Wolwerivier emergency settlement area chosen on merit – City of Cape Town

2017-02-03 17:32
Community leader Jakobus Isaacs said an Expanded Public Works programme only provided work for three months in Wolweriver (James de Villiers, News24)

Community leader Jakobus Isaacs said an Expanded Public Works programme only provided work for three months in Wolweriver (James de Villiers, News24)

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Cape Town – The City of Cape Town on Friday defended the establishment of Wolwerivier as an emergency housing settlement, saying that area was chosen on "merit".

This after News24 on Friday detailed the living conditions of some residents within the walled settlement where 500 families are forced to reside.

Residents stay in one or two-room corrugated iron structures two hours walk away from the closest shopping facilities and 30km from the city centre.

In an emailed reply to questions on Friday, member of the mayoral committee for informal settlements Xanthea Limberg told News24 that the area was chosen as it was suitable for service delivery.

"The land was deemed to be appropriate for what the city had envisioned for the Wolwerivier project as it was close to the locations where the beneficiaries originally resided," Limberg said.

"When identifying suitable land for people to live, it is important to note that each parcel of land has to be decided on merit."

Future opportunities

Wolwerivier is 20km from Donkin Tips, Milnerton, where some residents of Wolwerivier originally lived.

Limberg said the broader Wolwerivier area will see work opportunities in the future as development takes place.

According to Wolwerivier community leader Jakobus Isaacs, residents were promised paved roads, access to schools and jobs when they arrived in 2015.

He said an Expanded Public Works Programme project in the area only lasted three months and afterwards the majority of Wolwerivier residents were left jobless.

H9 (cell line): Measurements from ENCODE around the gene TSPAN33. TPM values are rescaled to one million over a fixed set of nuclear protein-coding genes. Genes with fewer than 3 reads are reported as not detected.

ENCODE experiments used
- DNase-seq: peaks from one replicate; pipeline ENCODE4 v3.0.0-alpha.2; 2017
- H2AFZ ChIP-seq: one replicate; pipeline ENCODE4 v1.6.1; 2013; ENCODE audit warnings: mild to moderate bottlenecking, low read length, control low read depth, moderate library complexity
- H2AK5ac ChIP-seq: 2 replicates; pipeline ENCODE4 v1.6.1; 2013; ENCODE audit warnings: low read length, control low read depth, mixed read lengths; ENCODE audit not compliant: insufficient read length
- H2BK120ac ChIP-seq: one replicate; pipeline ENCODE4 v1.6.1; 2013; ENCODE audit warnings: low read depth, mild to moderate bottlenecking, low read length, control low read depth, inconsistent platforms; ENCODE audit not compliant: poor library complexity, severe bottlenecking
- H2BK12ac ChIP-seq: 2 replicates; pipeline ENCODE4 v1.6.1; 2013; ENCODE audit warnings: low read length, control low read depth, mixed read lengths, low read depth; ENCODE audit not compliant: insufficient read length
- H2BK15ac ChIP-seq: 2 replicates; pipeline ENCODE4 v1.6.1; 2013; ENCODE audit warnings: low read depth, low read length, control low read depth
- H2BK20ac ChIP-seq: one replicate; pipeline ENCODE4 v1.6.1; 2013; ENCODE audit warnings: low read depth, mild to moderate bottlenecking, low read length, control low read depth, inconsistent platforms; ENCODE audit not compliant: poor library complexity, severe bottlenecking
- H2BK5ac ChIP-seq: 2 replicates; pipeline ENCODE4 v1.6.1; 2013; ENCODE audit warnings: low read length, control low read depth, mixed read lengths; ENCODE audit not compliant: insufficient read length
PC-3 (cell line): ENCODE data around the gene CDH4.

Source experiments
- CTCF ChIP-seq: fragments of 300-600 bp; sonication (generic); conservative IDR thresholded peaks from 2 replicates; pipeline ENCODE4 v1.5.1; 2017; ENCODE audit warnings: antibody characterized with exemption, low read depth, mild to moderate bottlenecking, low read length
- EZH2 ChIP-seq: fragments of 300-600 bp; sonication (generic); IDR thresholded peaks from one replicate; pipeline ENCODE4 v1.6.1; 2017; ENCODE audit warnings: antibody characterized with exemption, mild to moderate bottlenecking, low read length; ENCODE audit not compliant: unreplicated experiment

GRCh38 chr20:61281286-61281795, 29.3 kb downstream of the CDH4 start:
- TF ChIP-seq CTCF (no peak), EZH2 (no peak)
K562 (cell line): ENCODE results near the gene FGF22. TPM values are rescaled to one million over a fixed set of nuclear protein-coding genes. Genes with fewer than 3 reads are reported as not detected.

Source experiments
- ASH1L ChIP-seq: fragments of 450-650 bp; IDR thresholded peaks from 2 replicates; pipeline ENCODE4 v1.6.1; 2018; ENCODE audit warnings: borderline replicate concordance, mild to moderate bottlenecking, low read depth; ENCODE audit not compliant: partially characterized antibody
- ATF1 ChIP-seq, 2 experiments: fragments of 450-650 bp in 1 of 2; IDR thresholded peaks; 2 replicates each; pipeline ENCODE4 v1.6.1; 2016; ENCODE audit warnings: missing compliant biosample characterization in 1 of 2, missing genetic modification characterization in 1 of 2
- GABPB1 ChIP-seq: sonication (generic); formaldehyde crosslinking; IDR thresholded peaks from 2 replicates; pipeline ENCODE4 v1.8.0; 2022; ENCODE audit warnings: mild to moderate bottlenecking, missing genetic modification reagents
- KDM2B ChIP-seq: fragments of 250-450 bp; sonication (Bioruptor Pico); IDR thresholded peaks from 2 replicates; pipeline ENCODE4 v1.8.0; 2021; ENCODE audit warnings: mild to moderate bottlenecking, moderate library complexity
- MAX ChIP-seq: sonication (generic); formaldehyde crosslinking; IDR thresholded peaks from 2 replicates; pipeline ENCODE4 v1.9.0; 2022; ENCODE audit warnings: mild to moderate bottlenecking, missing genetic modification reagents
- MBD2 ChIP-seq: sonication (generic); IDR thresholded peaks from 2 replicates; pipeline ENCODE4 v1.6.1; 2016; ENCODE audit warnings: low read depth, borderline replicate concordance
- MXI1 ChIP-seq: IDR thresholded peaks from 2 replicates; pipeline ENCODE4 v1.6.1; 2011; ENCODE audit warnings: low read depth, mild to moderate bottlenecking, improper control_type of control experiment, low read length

"I am disappointed because I was brought from the front to the back," Isaacs said.

Klaas Arendse, who stayed in Donkin Tips before he moved to Wolwerivier, said threats from authorities forced him to move.


Kallie Boorman inside his one bedroom home in Wolweriver (James de Villiers, News24)

No showers

"They said they will come with bulldozers at night to flatten our homes. They said we will be taken to prison if we don't leave," Arendse said.

Limberg, however, said residents moved to the area voluntarily.

News24 is in possession of copies of documents which say residents of Donkin Tips were asked to leave occupied private property after having stayed there for roughly 30 years.

The city maintains that all structures in Wolwerivier have built-in toilets and showers, but when News24 visited no showers were seen in homes.

Residents said they bathe in buckets.

No public facilities

According to Limberg, the Wolwerivier area was developed because it was owned by the City and was topographically suitable.

But Kallie Boorman disagreed and said the area was privately owned and developed on an old dam.

"In winter, all the streets look like a swamp," said Boorman, who moved to Wolwerivier after the property he lived on at a nearby farm was bought by private developers.

In 2015 the Social Justice Coalition and Ndifuna Ukwazi compiled a social audit of the settlement.

According to their findings, some households were overcrowded, subsistence farming was difficult due to the poor soil, tenants did not have access to showers, there were no public facilities and emergency and essential services struggled to find the location.

The city said eight emergency settlement areas exist within the metropolitan area.

"The beneficiaries were mostly relocated from landfill sites and the city wanted to improve their living conditions," Limberg said.

Read more on:    cape town  |  housing  |  service delivery

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